- The Washington Times - Wednesday, November 15, 2006

Restaurant Bastille opened in September in the space vacated by Cafe Marianna at the northern end of Royal Street in Alexandria. It shares a one-story building with Abaca Imports, where Asian furniture, decorative objects and cookbooks are for sale.

In fine weather, the patio is attractive and welcoming. With minimal changes to the restaurant’s decor, including the addition of paintings by local artist Susan Finsen, the two young owners — chef Christophe Poteaux and pastry chef Michelle Garbee — offer a different menu, moving from the Louisiana style of Cafe Marianna to contemporary French bistro cooking with Mediterranean influences. The owners were formerly at Aquarelle at Watergate, he as executive chef and she as executive pastry chef.

Bastille is sunny and cheerful at lunchtime; in the evening the ceiling lights are too harsh; that and an absence of tablecloths deprive the place of the cozy atmosphere of the typical French bistro.

The name of the restaurant was chosen by Mr. Poteaux because of its significance in French history: The storming of the Bastille has become the symbol of French liberty, equality and fraternity — a new beginning and hope for the future.

He chose the Gallic rooster as the emblem for his restaurant because the rooster represents France, with a play on the Latin word gallus for the rooster and the inhabitants of Gaul.

Atmosphere and name are minor elements. What’s important is what comes out of the kitchen. Bastille’s menu is ambitious, and the results vary. House-made duck charcuterie includes a delicious stuffed leg; tasty and mild duck prosciutto (although it’s a bit tough); and ice-cold, overly fatty rillettes.

An arugula salad topped with a warm round of goat cheese that has been breaded and fried is a fine light appetizer. The salad includes a quartered artichoke heart, which despite the menu’s description of artichokes poivrade, was lacking any suggestion of pepper.

Calamari beignets could be delicious. Bastille’s version consists of minuscule bits of calamari and shrimp so heavily battered that any taste of seafood is lost. The dip accompanying the fritters is an excellent rich yogurt spiced with Moroccan harissa.

Other first courses include an artisanal cheese plate, foie gras, crab and crawfish cake with a piquillo pepper coulis, and an escabeche of sea scallops with pickled vegetables. Poached mussels in white wine are excellent. The mussels are small, fresh and tender; the sauce, with just a touch of cream, is well prepared, albeit oversalted. What was missing was crusty bread to dip into the sauce. The french fries that come with the mussels were hot and deliciously chewy rather than crisp.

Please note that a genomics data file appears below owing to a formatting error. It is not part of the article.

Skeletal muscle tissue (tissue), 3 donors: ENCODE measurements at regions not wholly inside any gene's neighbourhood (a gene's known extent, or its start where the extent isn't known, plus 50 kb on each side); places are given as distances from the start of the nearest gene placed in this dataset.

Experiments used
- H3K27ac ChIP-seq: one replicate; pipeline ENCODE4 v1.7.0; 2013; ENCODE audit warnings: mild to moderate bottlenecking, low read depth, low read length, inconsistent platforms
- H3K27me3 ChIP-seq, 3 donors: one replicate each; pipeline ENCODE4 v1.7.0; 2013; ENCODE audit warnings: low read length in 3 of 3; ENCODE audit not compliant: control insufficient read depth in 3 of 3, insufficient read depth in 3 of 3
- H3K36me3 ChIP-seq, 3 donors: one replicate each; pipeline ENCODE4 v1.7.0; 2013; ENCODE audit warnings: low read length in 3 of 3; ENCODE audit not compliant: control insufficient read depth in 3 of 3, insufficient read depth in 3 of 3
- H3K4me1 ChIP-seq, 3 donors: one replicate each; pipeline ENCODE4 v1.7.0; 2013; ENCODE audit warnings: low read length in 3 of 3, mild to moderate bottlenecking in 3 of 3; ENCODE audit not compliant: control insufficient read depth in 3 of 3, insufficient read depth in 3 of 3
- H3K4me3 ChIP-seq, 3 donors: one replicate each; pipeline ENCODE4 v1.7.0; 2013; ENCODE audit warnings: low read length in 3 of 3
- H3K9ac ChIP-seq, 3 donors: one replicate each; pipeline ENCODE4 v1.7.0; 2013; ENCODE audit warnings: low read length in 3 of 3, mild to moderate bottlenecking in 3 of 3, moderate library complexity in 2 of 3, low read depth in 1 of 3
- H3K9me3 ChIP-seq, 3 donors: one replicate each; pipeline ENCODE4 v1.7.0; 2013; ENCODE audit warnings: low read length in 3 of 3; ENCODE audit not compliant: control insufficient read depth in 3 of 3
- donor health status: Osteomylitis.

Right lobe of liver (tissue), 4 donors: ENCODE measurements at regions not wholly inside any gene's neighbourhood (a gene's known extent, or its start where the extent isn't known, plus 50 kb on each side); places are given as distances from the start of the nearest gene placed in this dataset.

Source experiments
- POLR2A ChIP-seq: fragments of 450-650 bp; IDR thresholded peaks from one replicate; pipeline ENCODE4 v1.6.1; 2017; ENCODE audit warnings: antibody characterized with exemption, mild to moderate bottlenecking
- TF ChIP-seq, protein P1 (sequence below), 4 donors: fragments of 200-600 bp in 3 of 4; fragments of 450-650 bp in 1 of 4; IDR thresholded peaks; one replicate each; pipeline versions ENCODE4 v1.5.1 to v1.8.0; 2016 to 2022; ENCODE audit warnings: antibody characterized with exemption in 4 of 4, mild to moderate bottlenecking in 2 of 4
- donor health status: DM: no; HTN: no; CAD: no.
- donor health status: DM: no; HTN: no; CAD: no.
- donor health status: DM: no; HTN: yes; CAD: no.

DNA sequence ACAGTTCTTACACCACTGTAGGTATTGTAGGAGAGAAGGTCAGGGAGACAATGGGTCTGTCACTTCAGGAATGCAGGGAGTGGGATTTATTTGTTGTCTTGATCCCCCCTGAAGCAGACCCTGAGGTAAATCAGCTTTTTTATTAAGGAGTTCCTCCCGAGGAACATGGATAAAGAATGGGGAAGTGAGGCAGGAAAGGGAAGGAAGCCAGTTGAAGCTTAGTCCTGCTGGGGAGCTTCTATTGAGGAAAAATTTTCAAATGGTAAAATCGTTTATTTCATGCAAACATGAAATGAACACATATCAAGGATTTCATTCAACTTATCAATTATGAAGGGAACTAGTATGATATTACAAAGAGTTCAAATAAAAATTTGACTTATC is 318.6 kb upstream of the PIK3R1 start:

Oversalting — alas, the bane of many restaurant kitchens — is similarly a problem with the eggplant caponata served with a main-course trio of sea scallops. The scallops were plump and nicely prepared. The caponata, a mix of eggplant, onions, raisins lightly perfumed with cumin, was both too salty for the tongue and too sweet to complement the scallops. The quartered artichoke heart in the dish was not braised, as the menu promises, but, like the artichoke in the salad, merely an addition to the dish. It’s a combination of elements that don’t quite work together.

Braised pork shoulder, which would have profited from being less fat and more tender, is served on a bed of Sicilian relish, a mix of tiny diced vegetables fragrant with lemon zest, and accompanied by excellent rosemary polenta.

Other main courses are grilled branzino (sea bass) fillets with fennel marmalade; Scottish salmon with braised fennel; traditional French chicken roasted with 40 cloves of garlic; duck breast with porcini mushrooms; grilled sausage with radicchio, and a grilled steak with french fries.

The chef offers a three-course pre-theater menu, available from 5 to 7 p.m. for $30, and a four-course tasting menu for $48. Wine pairings are available for an additional $25.

At lunchtime, the menu includes a small savory tart, similar to a quiche, served with a lightly dressed salad. At a recent lunch, the tart included small pieces of duck. The flavor was fine, but the pastry was tough, as if it had been reheated. The lunch menu also offers several sandwiches, including a croque monsieur, the French version of a grilled ham and cheese, made with Virginia ham and Vermont cheddar. Bastille’s fall lunch menu includes a fish of the day and a grilled hanger steak.

Desserts are good. A tarte Tatin, like the savory tart, had a crust that was no longer crisp and fresh, but the apples were nicely caramelized and topped with a spoonful of creme fraiche. The tartness of the cream sets off the sweetness of the apples beautifully.

A moderately rich chocolate marquise is served with a tiny dice of mixed fresh fruit and a small salted, rather than sugared, cookie. New on the menu are a poached pear with hazelnut filling and gingerbread cake.

Bastille’s wine list consists almost entirely of French wines. There’s a nice selection of wines by the glass, available in both three- and six-ounce sizes. Waiters are eager to please, but seem a bit overworked even when the restaurant is not full.

Bastille is still very new, and given the talents exhibited by Mr. Poteaux at Aquarelle, he will find his stride. Bastille is off to a good start, with the best to come.

RESTAURANT: Bastille, 1201 N. Royal St., Alexandria; 703/519-3776

HOURS: Lunch 11:30 a.m. to 2 p.m. Tuesday to Saturday; dinner 5:30 to 9 p.m. Tuesday to Thursday and until 9:30 p.m. Friday and Saturday

PRICES: Starters $6 to $7 (lunch), $6 to $9 (dinner); main courses $9 to $16 (lunch), $16 to $25 (dinner); desserts $6

CREDIT CARDS: All major cards

PARKING: Ample street parking and restaurant parking lot

ACCESS: Wheelchair accessible

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